Thursday, January 27, 2011

Book Review: Beijing Coma

Author: Ma Jian
Translated from Chinese by: Flora Drew
Publisher: Picador
Pages: 703
Price: Rs 623

In Beijing Coma, Ma Jian writes, "You've scattered into a darkness, like a grain of salt dissolving in the ocean. What troubles you now isn't that you can't see anything, but that nothing can see you." This one line describes the plight of the people of a nation that buries its secrets, makes few friends and keeps a close watch on its enemies and those who empathise with them.

Dai Wei, a PhD student at Beijing University and protestor at Tiananmen Square in June 1989, is shot in the head by a soldier and falls into deep coma. Trapped in his 'wooden' body, he gradually gains consciousness and begins to sense the massive changes taking place in his country. While he lies motionless in bed, his mind actively traces those vignettes of his childhood and youth that he had long cast away. He remembers the voices, sights, scents and sounds he'd lived with till the day he'd been forced to live within this 'fleshy tomb' of his body.

Ma Jian

Through Dai Wei's memories, Ma Jian relays the horrors of Communist China - the Cultural Revolution instituted by Mao Zedong that led to the persecution of millions of Chinese simply on the premise that they were counter-revolutionary, the failed Great Leap Forward that forced peasants to give up farming and make steel in backyard furnaces leading to famines and resulting in large-scale deaths due to starvation, people being forced to "eat the enemy" in order to survive themselves, brutal forced abortions of foetuses so that people would stick to the one-child norm and a whole generation "orphaned" by the policies of the state that destroyed families and forced parents to give their children to the Communist Party of China. 

'The Tankman'

It was this generation of orphans that took to the streets, in the summer of 1989, to protest against rampant corruption and call for democracy, only to be crushed by army tanks in the widespread crackdown by the government on June 4. The memory of that day recedes from the minds of its citizens as China is rapidly transformed by economic modernisation in the next decade. But Dai Wei remains, as Mao advised, "unchanging in changing circumstances".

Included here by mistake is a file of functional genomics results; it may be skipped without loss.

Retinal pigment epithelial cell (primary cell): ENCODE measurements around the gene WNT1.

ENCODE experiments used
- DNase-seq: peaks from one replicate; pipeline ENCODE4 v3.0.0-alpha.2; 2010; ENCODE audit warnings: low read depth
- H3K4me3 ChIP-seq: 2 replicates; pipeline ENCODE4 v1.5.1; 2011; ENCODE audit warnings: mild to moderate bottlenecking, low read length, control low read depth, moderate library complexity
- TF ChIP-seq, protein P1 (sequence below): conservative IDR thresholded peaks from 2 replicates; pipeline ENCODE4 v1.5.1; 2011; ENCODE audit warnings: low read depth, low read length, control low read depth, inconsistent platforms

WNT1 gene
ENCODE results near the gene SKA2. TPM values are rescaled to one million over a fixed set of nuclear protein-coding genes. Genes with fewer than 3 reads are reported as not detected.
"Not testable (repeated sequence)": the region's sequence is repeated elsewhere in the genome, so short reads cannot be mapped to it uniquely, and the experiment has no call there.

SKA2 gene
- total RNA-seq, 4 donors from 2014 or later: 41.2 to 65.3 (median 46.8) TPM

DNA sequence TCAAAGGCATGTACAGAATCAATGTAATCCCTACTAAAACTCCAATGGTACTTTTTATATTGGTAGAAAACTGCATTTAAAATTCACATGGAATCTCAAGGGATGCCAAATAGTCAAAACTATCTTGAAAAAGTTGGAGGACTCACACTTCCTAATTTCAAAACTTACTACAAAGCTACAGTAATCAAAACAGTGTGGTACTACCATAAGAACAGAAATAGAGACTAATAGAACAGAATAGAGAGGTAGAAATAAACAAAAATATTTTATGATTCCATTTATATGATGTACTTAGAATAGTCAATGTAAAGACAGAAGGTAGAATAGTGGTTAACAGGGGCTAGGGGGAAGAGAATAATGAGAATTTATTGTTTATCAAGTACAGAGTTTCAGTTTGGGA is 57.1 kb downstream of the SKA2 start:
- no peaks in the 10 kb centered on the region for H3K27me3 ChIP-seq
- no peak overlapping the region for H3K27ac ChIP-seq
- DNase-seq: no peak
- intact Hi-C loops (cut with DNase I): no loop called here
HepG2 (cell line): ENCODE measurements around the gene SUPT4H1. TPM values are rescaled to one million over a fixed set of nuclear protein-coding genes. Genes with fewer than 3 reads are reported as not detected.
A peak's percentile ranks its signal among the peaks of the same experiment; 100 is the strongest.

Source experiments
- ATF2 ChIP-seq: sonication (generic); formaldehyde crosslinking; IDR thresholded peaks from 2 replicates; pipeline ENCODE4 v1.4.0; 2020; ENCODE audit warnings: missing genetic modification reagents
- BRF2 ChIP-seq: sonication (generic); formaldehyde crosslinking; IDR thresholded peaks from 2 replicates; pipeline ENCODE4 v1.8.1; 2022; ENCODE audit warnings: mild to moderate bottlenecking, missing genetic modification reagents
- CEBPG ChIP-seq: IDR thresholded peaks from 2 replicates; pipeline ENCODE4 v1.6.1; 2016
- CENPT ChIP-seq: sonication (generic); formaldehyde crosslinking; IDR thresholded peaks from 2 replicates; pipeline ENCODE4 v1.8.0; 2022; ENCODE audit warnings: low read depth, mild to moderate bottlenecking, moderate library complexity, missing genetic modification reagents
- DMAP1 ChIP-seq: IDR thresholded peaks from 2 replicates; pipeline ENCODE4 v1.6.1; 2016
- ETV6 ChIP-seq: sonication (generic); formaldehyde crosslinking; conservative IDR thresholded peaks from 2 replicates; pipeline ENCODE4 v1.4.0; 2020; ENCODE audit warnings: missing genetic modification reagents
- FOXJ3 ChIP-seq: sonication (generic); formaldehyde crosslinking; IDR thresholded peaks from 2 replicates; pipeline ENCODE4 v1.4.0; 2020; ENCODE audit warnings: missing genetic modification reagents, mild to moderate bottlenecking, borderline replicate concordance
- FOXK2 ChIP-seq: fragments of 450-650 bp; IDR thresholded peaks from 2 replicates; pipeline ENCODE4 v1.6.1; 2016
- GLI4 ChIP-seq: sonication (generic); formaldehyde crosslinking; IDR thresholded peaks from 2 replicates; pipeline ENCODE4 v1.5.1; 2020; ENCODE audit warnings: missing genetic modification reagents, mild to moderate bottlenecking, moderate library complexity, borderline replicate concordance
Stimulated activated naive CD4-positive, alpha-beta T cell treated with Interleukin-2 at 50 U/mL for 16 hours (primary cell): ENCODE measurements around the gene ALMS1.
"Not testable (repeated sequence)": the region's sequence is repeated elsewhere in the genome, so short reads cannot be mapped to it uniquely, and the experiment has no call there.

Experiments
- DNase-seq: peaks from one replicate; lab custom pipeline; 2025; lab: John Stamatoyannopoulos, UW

As China grows at a rapid rate to become an economic heavyweight and the Tiananmen Square recedes from the minds of its citizens, Dai Wei lies in his bedroom, tended to by his mother and occasionally visited by friends, nurses and the police. Only in his mind does the true account of the Tiananmen Square Massacre still survive. 

Tiananmen Square Protests
Beijing Coma is a complex but fascinating work of literature. It connects with youat both an emotional and political level. And while its Dai Wei's story all along, it's the suffering his mother goes through that tugs at your heart. Born in a rich landowning family, her father commits suicide after his factory is taken over by the Communist state. Then her husband is labelled rightist and sent off to brutal reform-through-labour camps for about two decades. She staunchly remains loyal to the Communist Party of China and tries to dissuade her sons from joining the protests at the Tiananmen Square. As she grows old caring for her comatose elder son, her younger one builds his own life in the United Kingdom. To pay for Dai Wei's medicines, she first sells his urine, then his kidney. She takes to Falung Gong (a blend of Buddhist, qigong and Taoist traditions) to get some peace and a companion but is arrested during a crackdown against Falung Gong practioners. And when she comes back to her starving son, broken and insane, she finds bulldozers waiting to pull down her house to make way for the a shopping complex and the Bird Nest stadium for the Beijing Olympics. Then she casts away her loyalty to the Party and says, "I want to go to the Square. I want to go on a hunger strike…” China's development has come at great human cost!

Lucid, pacy and thought-provoking, Beijing Coma is touted as Ma Jian's masterpiece. His partner Flora Drew has done a fantastic job at translating it from Chinese so much so that you'd think the book was  originally written in English. A tale of courage and confusion, development and despair, apathy and agony, Beijing Coma is a must-read.

(I had trouble finding this book in stores but you can definitely order the copy online from Flipkart or Amazon.)

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